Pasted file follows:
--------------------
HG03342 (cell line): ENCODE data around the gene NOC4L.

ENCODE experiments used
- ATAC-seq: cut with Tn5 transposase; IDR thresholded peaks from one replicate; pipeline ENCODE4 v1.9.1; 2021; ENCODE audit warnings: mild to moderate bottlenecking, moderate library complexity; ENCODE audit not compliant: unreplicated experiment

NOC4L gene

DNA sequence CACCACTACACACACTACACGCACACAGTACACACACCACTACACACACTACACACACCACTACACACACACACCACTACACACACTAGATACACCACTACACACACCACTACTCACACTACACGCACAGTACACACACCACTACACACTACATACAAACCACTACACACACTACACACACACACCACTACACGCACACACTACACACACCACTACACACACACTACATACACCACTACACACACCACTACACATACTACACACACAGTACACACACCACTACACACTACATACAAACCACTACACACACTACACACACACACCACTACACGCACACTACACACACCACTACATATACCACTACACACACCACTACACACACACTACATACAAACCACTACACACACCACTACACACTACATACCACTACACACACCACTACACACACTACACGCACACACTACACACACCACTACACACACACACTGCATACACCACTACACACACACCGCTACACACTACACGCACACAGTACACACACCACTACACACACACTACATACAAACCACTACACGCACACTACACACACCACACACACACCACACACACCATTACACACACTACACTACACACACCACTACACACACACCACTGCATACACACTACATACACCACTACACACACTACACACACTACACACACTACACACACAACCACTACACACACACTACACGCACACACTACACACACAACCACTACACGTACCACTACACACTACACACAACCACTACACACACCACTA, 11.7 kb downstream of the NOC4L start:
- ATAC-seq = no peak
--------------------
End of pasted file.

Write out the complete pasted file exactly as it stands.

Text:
HG03342 (cell line): ENCODE data around the gene NOC4L.

ENCODE experiments used
- ATAC-seq: cut with Tn5 transposase; IDR thresholded peaks from one replicate; pipeline ENCODE4 v1.9.1; 2021; ENCODE audit warnings: mild to moderate bottlenecking, moderate library complexity; ENCODE audit not compliant: unreplicated experiment

NOC4L gene

DNA sequence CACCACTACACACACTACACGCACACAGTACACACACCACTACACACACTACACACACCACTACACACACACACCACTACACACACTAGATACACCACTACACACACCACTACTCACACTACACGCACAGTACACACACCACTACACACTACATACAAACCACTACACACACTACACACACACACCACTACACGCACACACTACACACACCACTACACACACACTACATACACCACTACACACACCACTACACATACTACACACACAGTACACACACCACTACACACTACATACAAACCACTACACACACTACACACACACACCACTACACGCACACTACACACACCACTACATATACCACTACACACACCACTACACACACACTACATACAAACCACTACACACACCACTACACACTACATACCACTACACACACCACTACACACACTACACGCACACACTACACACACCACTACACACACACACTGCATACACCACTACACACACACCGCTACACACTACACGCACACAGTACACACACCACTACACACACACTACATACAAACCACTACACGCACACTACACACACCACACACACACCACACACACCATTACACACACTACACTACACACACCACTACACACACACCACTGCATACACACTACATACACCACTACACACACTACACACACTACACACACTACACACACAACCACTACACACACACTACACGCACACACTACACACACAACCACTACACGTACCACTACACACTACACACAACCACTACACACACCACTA, 11.7 kb downstream of the NOC4L start:
- ATAC-seq = no peak